Here’s a unique member of the wordplay word club: asset. Wordplay usually occurs to a word that was born with an official dictionary definition but had a completely different one implanted in the public’s mind, by virtue of the intentional manipulation of language. The word asset, however, broke all the rules. It was born with the absolute intention of being what it has always been and in order to qualify it as an actual word, a half-assed definition was pieced together for the dictionary. Asset was born crooked; here’s how.
Forget about what the dictionary says, it’s irrelevant; however if you really want to read it, just click here. From the moment it was invented and inserted into human language, an asset has been nothing more than a measure of wealth that can justifiably be taken from anyone, legally. It really is so much easier to attach or garnish one’s assets as opposed to killing them and taking their wallet.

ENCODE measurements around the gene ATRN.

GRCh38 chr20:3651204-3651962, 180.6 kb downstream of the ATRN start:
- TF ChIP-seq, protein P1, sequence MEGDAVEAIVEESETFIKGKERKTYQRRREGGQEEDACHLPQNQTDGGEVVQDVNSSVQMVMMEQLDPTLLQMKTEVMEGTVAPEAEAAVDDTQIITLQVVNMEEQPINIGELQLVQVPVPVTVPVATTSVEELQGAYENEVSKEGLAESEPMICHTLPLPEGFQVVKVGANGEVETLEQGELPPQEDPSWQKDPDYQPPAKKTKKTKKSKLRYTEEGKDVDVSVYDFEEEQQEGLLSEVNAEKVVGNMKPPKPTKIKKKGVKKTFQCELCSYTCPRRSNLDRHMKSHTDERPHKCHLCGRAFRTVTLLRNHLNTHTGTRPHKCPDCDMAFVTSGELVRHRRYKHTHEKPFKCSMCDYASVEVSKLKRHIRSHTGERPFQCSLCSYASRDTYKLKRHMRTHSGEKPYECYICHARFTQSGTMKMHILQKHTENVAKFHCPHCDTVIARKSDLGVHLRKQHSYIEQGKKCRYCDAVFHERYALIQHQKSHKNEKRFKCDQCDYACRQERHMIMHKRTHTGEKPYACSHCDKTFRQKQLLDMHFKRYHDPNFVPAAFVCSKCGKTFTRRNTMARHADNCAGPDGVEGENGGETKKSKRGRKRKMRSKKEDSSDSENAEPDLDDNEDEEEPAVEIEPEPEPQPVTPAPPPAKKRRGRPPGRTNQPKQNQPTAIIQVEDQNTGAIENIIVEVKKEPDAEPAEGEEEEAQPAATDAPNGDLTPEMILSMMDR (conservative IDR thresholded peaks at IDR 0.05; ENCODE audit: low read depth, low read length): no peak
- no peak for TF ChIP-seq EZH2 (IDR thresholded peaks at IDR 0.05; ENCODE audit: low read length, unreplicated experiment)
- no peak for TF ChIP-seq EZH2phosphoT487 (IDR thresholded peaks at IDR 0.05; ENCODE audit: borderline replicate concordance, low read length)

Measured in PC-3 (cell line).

Without a doubt, asset has to be one of the most convenient words ever conceived. It doesn’t even pass the dictionary “litmus paper test”; for example, every asset has value but not everything of value is an asset. It very well may have been the first “designer word” and it worked, well. Suddenly, someone did something that only we humans are capable of: they screwed up a good thing. In our rapidly accelerating descent into total idiocy, the already cushy and convenient meaning of the word asset has undergone a wordplay manipulation. Today, in 2011, those who think they control humanity’s finances don’t feel the need to have to take what they consider to be already theirs; to them, an asset is simply uncollected debt.
Think about it.
We can do better.